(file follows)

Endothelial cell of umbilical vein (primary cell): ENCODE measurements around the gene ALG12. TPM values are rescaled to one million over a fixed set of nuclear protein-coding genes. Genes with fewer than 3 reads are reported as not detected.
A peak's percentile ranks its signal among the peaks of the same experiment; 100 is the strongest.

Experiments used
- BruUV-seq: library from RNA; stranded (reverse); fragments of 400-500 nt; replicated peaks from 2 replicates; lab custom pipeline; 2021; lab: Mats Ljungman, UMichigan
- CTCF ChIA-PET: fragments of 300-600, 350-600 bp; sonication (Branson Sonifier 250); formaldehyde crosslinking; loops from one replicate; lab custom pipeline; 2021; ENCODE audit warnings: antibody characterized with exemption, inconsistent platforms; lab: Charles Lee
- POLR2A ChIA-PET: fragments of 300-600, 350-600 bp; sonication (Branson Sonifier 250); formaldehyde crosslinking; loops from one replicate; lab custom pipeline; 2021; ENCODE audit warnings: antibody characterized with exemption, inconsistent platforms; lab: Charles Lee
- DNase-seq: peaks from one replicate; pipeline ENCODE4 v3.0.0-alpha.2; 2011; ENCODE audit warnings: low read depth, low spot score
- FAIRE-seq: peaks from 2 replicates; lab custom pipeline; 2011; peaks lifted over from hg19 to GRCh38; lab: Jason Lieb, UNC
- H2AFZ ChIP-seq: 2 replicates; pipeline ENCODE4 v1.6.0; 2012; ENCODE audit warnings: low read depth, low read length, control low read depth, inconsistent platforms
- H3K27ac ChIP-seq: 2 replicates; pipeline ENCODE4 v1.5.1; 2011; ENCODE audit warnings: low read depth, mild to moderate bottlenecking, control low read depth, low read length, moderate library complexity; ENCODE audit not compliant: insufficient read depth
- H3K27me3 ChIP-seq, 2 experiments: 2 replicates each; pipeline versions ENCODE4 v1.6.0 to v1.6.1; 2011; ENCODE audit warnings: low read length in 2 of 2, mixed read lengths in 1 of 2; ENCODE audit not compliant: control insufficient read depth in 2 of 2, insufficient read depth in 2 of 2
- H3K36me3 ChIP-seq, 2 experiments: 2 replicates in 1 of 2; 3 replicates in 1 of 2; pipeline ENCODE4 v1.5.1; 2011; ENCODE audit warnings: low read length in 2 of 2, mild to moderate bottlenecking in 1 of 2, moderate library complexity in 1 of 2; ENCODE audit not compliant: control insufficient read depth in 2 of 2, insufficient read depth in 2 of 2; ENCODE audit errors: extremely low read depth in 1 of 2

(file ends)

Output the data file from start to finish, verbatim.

Endothelial cell of umbilical vein (primary cell): ENCODE measurements around the gene ALG12. TPM values are rescaled to one million over a fixed set of nuclear protein-coding genes. Genes with fewer than 3 reads are reported as not detected.
A peak's percentile ranks its signal among the peaks of the same experiment; 100 is the strongest.

Experiments used
- BruUV-seq: library from RNA; stranded (reverse); fragments of 400-500 nt; replicated peaks from 2 replicates; lab custom pipeline; 2021; lab: Mats Ljungman, UMichigan
- CTCF ChIA-PET: fragments of 300-600, 350-600 bp; sonication (Branson Sonifier 250); formaldehyde crosslinking; loops from one replicate; lab custom pipeline; 2021; ENCODE audit warnings: antibody characterized with exemption, inconsistent platforms; lab: Charles Lee
- POLR2A ChIA-PET: fragments of 300-600, 350-600 bp; sonication (Branson Sonifier 250); formaldehyde crosslinking; loops from one replicate; lab custom pipeline; 2021; ENCODE audit warnings: antibody characterized with exemption, inconsistent platforms; lab: Charles Lee
- DNase-seq: peaks from one replicate; pipeline ENCODE4 v3.0.0-alpha.2; 2011; ENCODE audit warnings: low read depth, low spot score
- FAIRE-seq: peaks from 2 replicates; lab custom pipeline; 2011; peaks lifted over from hg19 to GRCh38; lab: Jason Lieb, UNC
- H2AFZ ChIP-seq: 2 replicates; pipeline ENCODE4 v1.6.0; 2012; ENCODE audit warnings: low read depth, low read length, control low read depth, inconsistent platforms
- H3K27ac ChIP-seq: 2 replicates; pipeline ENCODE4 v1.5.1; 2011; ENCODE audit warnings: low read depth, mild to moderate bottlenecking, control low read depth, low read length, moderate library complexity; ENCODE audit not compliant: insufficient read depth
- H3K27me3 ChIP-seq, 2 experiments: 2 replicates each; pipeline versions ENCODE4 v1.6.0 to v1.6.1; 2011; ENCODE audit warnings: low read length in 2 of 2, mixed read lengths in 1 of 2; ENCODE audit not compliant: control insufficient read depth in 2 of 2, insufficient read depth in 2 of 2
- H3K36me3 ChIP-seq, 2 experiments: 2 replicates in 1 of 2; 3 replicates in 1 of 2; pipeline ENCODE4 v1.5.1; 2011; ENCODE audit warnings: low read length in 2 of 2, mild to moderate bottlenecking in 1 of 2, moderate library complexity in 1 of 2; ENCODE audit not compliant: control insufficient read depth in 2 of 2, insufficient read depth in 2 of 2; ENCODE audit errors: extremely low read depth in 1 of 2